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Article: Differences in uptake and translocation of hexavalent and trivalent chromium by two species of willows

TitleDifferences in uptake and translocation of hexavalent and trivalent chromium by two species of willows
Authors
KeywordsBioremediation
Chromium
Hexavalent chromium
Translocation
Trivalent chromium
Uptake
Willows
Issue Date2008
PublisherSpringer New York LLC. The Journal's web site is located at http://springerlink.metapress.com/openurl.asp?genre=journal&issn=0963-9292
Citation
Ecotoxicology, 2008, v. 17 n. 8, p. 747-755 How to Cite?
AbstractUptake and translocation of chromium (Cr) by two willow species was investigated. Intact pre-rooted weeping willows (Salix babylonica L.) and hankow willows (Salix matsudana Koidz) were grown hydroponically and spiked with hexavalent chromium [Cr (VI)] or trivalent chromium [Cr (III)] at 25.0 ± 0.5°C for 120 h. Removal of leaves was also performed as a treatment to quantify the effect of transpiration on uptake and translocation of either of the Cr species. Although the two willow species were able to eliminate Cr (VI) and Cr (III) from the hydroponic solution, significant differences in the removal rate for both chemical species were observed between the two willows (p < 0.05): faster removal rate for Cr (III) than Cr (VI) was detected in both willow species; hankow willows showed higher removal potential for both chemical species than weeping willows. Remarkable decreases in the removal rates for both Cr species were detected in the willows with leaves removed (p < 0.05). The results from the treatments spiked with Cr (VI) also revealed that Cr was more mobile in plant materials of hankow willows than that in weeping willows (p < 0.01), while higher translocation efficiency of Cr was observed in weeping willows than hankow willows for the Cr (III) treated (p < 0.01). However, a convincing decrease in the translocation efficiency due to the removal of leaves was only observed in the treatments spiked with Cr (VI) (p < 0.05). Substantial differences existed in the distribution of Cr species in plant materials after exposure of either of the chemical forms: roots and lower stems were the major sites for accumulation in weeping willows exposed to Cr (VI) and Cr (III), respectively; in contrast roots were the only sink in hankow willows exposed to both chemical species. The capacity of willows to assimilate both Cr species was also evaluated using detached leaves and roots of both willow species in sealed glass vessels in vivo. The results indicated that detached roots showed a more remarkable capacity to remove Cr (III) from the hydroponic solution than Cr (VI) (p < 0.01). Although detached leaves of both willow species were able to efficiently eliminate Cr (III), neither of them reduced the concentration of Cr (VI) in the solution. The results suggests that different mechanisms for uptake, assimilation and translocation of Cr (VI) and Cr (III) exist in different willow species and phytoremediation of Cr should consider this factor for the proposed target effectively. © 2008 Springer Science+Business Media, LLC.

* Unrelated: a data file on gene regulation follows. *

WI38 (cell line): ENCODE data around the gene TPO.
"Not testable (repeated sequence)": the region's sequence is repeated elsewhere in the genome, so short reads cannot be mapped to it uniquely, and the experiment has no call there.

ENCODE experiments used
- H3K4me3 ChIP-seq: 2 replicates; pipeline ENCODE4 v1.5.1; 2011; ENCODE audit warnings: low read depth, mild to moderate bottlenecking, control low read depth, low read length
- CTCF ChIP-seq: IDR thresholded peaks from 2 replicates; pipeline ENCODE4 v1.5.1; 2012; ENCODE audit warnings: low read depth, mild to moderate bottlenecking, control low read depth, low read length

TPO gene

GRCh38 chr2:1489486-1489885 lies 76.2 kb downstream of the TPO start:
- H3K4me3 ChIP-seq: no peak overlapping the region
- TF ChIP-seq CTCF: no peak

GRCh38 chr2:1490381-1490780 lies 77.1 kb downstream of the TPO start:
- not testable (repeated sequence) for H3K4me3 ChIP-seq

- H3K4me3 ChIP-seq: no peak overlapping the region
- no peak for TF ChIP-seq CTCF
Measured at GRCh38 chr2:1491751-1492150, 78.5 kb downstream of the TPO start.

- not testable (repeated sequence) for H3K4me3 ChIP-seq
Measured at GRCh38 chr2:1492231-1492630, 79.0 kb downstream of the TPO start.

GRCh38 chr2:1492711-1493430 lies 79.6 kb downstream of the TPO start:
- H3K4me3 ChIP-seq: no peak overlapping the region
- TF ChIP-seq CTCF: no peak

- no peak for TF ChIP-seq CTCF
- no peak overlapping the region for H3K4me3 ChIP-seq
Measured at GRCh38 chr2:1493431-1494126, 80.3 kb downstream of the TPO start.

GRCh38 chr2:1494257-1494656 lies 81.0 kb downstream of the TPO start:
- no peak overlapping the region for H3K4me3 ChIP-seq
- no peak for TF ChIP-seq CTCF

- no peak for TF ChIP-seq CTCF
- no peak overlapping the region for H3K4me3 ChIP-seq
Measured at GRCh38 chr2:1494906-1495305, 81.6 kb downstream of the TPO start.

Persistent Identifierhttp://hdl.handle.net/10722/60668
ISSN
2015 Impact Factor: 2.329
2015 SCImago Journal Rankings: 1.108
ISI Accession Number ID
Funding AgencyGrant Number
Hong Kong Research Grant CouncilCAG HKUST 3/04C
Funding Information:

This work was supported in part by CAG HKUST 3/04C from Hong Kong Research Grant Council.

References

 

DC FieldValueLanguage
dc.contributor.authorYu, XZen_HK
dc.contributor.authorGu, JDen_HK
dc.contributor.authorXing, LQen_HK
dc.date.accessioned2010-05-31T04:16:10Z-
dc.date.available2010-05-31T04:16:10Z-
dc.date.issued2008en_HK
dc.identifier.citationEcotoxicology, 2008, v. 17 n. 8, p. 747-755en_HK
dc.identifier.issn0963-9292en_HK
dc.identifier.urihttp://hdl.handle.net/10722/60668-